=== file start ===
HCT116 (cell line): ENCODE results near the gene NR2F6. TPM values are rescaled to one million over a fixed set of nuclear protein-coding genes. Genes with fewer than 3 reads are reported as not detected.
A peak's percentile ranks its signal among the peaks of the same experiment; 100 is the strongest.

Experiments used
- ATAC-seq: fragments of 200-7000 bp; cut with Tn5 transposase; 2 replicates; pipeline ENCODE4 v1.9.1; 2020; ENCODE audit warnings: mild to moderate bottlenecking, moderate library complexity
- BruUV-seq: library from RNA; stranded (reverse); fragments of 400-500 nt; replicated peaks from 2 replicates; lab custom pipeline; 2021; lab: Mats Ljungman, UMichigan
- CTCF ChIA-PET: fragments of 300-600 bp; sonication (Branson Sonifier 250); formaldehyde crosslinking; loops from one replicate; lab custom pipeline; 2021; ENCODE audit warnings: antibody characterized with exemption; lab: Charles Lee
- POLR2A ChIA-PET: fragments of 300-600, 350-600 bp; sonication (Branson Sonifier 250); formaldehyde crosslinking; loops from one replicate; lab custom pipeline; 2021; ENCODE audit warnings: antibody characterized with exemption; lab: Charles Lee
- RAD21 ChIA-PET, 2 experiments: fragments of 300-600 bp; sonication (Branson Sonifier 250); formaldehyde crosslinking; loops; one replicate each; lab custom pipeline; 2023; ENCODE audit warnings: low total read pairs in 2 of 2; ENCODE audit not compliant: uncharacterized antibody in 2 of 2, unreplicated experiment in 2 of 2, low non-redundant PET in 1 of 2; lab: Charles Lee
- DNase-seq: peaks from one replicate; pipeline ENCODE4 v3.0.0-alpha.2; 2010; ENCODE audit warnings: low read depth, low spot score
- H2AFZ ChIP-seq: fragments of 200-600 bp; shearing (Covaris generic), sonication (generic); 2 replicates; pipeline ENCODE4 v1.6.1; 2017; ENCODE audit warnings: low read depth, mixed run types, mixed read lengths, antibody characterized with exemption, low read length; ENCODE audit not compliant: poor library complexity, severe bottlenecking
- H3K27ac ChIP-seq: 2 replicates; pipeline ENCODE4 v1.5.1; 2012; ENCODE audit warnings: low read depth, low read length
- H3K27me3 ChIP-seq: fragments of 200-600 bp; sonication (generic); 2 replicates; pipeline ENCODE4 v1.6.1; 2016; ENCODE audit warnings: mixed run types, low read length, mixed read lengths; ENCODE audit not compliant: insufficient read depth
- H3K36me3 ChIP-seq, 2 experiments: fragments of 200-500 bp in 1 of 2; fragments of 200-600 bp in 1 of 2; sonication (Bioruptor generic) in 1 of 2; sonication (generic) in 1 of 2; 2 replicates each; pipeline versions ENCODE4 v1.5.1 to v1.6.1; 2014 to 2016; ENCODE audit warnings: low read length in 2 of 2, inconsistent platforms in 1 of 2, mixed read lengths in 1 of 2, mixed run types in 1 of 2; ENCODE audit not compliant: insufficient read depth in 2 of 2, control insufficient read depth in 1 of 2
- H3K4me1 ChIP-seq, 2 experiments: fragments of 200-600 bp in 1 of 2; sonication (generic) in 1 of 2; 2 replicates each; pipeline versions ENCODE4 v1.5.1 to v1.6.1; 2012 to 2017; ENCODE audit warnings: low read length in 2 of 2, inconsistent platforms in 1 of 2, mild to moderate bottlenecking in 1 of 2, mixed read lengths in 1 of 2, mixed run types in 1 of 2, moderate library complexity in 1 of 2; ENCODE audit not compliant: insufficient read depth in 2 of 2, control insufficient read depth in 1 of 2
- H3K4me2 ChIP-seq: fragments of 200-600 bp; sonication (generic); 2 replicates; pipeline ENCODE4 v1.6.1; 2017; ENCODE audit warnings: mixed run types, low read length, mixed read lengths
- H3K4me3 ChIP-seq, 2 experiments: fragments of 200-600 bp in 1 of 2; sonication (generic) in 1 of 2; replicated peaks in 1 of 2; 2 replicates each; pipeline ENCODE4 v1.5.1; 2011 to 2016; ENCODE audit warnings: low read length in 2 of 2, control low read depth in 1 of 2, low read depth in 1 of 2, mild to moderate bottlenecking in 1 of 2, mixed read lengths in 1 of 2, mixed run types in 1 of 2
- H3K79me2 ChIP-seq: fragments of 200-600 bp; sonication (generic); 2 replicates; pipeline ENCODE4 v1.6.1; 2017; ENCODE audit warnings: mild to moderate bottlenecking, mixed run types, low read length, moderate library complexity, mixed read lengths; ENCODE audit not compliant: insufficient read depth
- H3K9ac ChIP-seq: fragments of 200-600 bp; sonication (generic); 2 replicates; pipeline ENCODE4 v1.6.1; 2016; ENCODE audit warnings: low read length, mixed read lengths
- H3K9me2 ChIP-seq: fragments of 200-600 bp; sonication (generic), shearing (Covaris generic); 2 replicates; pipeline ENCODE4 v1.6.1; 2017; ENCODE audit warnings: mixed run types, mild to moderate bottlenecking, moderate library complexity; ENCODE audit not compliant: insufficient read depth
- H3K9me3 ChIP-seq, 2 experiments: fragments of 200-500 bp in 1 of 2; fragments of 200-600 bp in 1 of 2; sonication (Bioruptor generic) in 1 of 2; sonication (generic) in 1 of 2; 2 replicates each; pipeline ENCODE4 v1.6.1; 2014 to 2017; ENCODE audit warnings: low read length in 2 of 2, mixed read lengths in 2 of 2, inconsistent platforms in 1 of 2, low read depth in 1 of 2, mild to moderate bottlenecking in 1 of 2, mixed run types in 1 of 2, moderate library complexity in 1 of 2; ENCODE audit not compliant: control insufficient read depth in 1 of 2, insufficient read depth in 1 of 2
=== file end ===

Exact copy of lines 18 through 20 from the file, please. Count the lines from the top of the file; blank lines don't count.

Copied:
- H3K9ac ChIP-seq: fragments of 200-600 bp; sonication (generic); 2 replicates; pipeline ENCODE4 v1.6.1; 2016; ENCODE audit warnings: low read length, mixed read lengths
- H3K9me2 ChIP-seq: fragments of 200-600 bp; sonication (generic), shearing (Covaris generic); 2 replicates; pipeline ENCODE4 v1.6.1; 2017; ENCODE audit warnings: mixed run types, mild to moderate bottlenecking, moderate library complexity; ENCODE audit not compliant: insufficient read depth
- H3K9me3 ChIP-seq, 2 experiments: fragments of 200-500 bp in 1 of 2; fragments of 200-600 bp in 1 of 2; sonication (Bioruptor generic) in 1 of 2; sonication (generic) in 1 of 2; 2 replicates each; pipeline ENCODE4 v1.6.1; 2014 to 2017; ENCODE audit warnings: low read length in 2 of 2, mixed read lengths in 2 of 2, inconsistent platforms in 1 of 2, low read depth in 1 of 2, mild to moderate bottlenecking in 1 of 2, mixed run types in 1 of 2, moderate library complexity in 1 of 2; ENCODE audit not compliant: control insufficient read depth in 1 of 2, insufficient read depth in 1 of 2